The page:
My wife made me take it once because she thinks vitamin C protects one from viruses. Whatever. It wasn't gonna hurt and I like to listen to my wife -- even when she's wrong -- so I took it.
Haha, always listen to your wife, even if she is wrong. Just fyi, viruses are dead, and nothing you do (except washing your hands and vaccines) will stop them from infecting you.

As for Emergen'C, I have never heard of it. Is it just a multivitamin?
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Old 01-31-07, 12:09 AM   #6
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Originally Posted by Karpems
Just fyi, viruses are dead, and nothing you do (except washing your hands and vaccines) will stop them from infecting you.
Coolio... I think when people talk about "killing viruses" they mean disabling them, which for many can be done with heat, solvents or radiation or other measure that will destroy their protein capsids and/or destroy their DNA or RNA.

Quote:
As for Emergen'C, I have never heard of it. Is it just a multivitamin?
Different flavors have different mixes but I htink most all are a mix of C, Bs and minerals.
http://www.mothernature.com/shop/det.../40081/S/99616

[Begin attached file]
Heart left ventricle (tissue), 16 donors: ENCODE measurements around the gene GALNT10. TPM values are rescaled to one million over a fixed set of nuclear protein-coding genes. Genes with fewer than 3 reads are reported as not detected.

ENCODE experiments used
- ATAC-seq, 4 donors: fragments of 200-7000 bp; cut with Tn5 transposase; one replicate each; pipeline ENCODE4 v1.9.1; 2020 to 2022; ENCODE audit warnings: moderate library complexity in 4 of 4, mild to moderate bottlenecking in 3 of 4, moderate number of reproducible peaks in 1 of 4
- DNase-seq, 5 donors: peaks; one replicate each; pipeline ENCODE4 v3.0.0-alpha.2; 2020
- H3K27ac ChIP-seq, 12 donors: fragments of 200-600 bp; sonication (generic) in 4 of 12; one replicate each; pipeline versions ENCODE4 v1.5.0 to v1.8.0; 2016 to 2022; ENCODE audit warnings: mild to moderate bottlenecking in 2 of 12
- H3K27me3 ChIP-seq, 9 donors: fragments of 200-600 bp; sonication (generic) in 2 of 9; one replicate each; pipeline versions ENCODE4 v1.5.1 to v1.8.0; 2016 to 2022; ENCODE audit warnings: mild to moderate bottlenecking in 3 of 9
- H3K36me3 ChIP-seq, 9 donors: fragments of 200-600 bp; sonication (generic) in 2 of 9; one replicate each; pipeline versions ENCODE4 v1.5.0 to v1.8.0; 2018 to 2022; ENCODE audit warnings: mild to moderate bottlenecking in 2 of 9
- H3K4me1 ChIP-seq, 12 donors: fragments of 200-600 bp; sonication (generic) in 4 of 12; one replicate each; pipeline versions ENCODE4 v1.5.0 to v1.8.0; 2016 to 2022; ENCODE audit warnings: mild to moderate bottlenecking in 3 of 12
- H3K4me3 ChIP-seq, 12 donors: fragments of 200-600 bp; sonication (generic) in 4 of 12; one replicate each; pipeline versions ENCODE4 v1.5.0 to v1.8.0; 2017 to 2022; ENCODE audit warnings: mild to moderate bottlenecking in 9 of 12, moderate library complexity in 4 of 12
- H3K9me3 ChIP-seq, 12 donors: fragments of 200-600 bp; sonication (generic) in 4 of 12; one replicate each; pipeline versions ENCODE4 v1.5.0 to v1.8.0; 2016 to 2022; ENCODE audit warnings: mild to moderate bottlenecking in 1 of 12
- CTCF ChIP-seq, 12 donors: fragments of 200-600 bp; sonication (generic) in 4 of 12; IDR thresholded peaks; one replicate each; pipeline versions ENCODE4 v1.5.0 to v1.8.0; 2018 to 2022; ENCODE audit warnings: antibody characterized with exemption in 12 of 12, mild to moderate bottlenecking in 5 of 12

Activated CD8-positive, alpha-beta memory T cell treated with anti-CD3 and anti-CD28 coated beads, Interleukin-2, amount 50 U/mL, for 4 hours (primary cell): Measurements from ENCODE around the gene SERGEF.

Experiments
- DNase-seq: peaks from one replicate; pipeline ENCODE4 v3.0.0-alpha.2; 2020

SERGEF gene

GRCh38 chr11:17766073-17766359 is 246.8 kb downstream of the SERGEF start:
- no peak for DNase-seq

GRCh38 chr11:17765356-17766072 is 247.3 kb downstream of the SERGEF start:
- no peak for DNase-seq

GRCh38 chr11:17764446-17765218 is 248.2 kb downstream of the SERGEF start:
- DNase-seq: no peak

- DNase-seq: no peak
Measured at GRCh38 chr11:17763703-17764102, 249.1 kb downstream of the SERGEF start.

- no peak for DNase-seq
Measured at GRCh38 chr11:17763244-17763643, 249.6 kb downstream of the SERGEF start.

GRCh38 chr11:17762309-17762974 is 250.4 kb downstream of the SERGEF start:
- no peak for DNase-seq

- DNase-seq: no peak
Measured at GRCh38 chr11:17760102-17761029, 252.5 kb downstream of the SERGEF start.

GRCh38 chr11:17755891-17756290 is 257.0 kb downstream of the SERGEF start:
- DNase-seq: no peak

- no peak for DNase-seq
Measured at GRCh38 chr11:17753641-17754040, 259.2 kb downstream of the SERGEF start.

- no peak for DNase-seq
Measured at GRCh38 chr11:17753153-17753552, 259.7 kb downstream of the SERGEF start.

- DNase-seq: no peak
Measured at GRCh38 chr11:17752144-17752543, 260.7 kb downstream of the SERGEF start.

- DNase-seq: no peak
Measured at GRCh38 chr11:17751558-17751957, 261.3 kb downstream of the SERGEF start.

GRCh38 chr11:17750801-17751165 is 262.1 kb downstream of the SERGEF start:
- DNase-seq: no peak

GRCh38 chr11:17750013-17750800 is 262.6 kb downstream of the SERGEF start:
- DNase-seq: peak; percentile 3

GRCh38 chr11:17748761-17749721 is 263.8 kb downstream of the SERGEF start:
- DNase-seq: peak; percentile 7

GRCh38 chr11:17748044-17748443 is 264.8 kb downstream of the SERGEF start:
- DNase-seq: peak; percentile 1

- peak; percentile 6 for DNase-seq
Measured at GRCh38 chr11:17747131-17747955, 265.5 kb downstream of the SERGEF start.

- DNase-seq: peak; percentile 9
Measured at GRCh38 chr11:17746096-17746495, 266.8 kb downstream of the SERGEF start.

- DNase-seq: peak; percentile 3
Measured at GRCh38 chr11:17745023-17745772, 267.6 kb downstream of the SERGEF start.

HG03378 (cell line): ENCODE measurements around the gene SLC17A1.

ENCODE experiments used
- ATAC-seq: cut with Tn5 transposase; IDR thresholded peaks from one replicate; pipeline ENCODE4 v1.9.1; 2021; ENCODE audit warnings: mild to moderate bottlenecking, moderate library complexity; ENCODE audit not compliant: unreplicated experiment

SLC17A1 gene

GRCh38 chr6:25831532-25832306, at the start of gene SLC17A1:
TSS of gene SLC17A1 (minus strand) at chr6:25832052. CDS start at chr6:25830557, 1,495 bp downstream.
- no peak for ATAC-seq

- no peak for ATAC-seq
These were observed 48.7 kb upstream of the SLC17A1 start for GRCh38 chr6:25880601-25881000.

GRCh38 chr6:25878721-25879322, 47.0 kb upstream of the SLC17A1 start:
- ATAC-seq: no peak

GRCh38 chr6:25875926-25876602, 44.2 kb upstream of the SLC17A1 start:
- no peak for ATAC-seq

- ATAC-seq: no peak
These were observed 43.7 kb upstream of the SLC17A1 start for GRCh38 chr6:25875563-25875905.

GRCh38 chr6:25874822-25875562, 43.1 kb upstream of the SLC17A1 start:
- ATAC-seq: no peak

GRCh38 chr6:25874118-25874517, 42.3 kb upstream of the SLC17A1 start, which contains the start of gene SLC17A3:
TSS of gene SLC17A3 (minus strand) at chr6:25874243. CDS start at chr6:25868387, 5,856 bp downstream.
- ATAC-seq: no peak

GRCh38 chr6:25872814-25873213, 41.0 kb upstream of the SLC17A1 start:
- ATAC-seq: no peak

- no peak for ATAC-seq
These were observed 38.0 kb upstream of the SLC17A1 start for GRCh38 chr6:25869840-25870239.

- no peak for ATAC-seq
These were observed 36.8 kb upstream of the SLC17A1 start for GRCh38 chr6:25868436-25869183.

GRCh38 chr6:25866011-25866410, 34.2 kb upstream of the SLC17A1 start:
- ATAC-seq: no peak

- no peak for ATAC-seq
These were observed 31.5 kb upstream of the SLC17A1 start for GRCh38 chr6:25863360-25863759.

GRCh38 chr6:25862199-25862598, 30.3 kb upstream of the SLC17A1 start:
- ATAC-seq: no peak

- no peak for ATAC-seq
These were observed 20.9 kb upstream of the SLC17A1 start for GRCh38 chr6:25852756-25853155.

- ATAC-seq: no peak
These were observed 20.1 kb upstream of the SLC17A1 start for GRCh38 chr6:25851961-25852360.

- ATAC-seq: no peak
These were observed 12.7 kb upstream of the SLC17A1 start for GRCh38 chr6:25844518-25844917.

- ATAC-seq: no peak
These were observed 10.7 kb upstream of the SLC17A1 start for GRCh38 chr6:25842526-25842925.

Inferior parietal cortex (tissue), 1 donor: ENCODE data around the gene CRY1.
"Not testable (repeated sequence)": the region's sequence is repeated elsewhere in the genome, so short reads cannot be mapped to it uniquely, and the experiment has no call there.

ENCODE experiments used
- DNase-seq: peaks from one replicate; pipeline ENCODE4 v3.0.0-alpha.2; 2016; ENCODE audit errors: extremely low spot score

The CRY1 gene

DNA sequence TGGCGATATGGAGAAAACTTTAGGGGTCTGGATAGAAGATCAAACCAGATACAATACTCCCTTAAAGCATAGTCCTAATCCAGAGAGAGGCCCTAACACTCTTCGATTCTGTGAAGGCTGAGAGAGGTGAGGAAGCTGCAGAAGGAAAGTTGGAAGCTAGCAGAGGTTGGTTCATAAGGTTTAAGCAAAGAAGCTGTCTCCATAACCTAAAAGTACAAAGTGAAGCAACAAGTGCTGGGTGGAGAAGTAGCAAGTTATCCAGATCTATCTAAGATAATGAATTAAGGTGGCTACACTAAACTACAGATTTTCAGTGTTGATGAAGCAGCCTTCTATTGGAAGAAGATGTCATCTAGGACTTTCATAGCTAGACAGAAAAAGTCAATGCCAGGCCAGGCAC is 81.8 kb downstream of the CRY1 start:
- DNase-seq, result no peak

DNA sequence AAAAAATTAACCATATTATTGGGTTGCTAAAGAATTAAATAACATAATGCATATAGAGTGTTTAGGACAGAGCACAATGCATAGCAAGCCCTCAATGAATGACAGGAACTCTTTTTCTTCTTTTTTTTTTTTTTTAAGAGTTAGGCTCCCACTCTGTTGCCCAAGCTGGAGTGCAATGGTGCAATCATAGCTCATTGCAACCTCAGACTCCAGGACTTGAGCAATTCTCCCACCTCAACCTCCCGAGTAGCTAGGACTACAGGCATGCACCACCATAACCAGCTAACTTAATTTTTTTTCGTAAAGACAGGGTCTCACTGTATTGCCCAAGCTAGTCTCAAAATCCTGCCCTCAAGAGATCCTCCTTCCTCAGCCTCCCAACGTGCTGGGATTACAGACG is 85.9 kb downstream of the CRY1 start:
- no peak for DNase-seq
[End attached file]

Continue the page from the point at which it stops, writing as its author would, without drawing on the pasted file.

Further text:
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Old 01-31-07, 12:18 AM   #7
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Your best bet is a well balanced nutritious diet.


And if you are cycling in really hot weather, electrolyte tablets can be good too, although most of the time I get my electrolytes from my food.
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Old 01-31-07, 10:51 AM   #8
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Originally Posted by Machka
Your best bet is a well balanced nutritious diet.
+1

why not try this first? i totally revamped my diet and try to follow the USDA food pyramid recommendations for my age, gender, and activity level.

just by having the right amounts of vegetables and fruits have made a tremendous difference in how i feel. also, eating smaller meals at regular intervals throughout the day helps to keep your energy stable.
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Old 01-31-07, 11:23 AM   #9
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Originally Posted by Machka
Your best bet is a well balanced nutritious diet.


And if you are cycling in really hot weather, electrolyte tablets can be good too, although most of the time I get my electrolytes from my food.
+2

The best multivitamin is called "food". Also the tastiest.
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Old 01-31-07, 11:32 AM   #10
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I try to eat extra protein, I take a multivitamin & calcium/magnesium/zinc